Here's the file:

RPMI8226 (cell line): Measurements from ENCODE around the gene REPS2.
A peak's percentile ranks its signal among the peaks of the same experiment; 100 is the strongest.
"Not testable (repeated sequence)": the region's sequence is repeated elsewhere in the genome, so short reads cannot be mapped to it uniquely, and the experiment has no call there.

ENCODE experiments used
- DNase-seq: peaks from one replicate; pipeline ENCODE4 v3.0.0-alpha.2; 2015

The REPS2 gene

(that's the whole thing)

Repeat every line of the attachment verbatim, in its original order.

RPMI8226 (cell line): Measurements from ENCODE around the gene REPS2.
A peak's percentile ranks its signal among the peaks of the same experiment; 100 is the strongest.
"Not testable (repeated sequence)": the region's sequence is repeated elsewhere in the genome, so short reads cannot be mapped to it uniquely, and the experiment has no call there.

ENCODE experiments used
- DNase-seq: peaks from one replicate; pipeline ENCODE4 v3.0.0-alpha.2; 2015

The REPS2 gene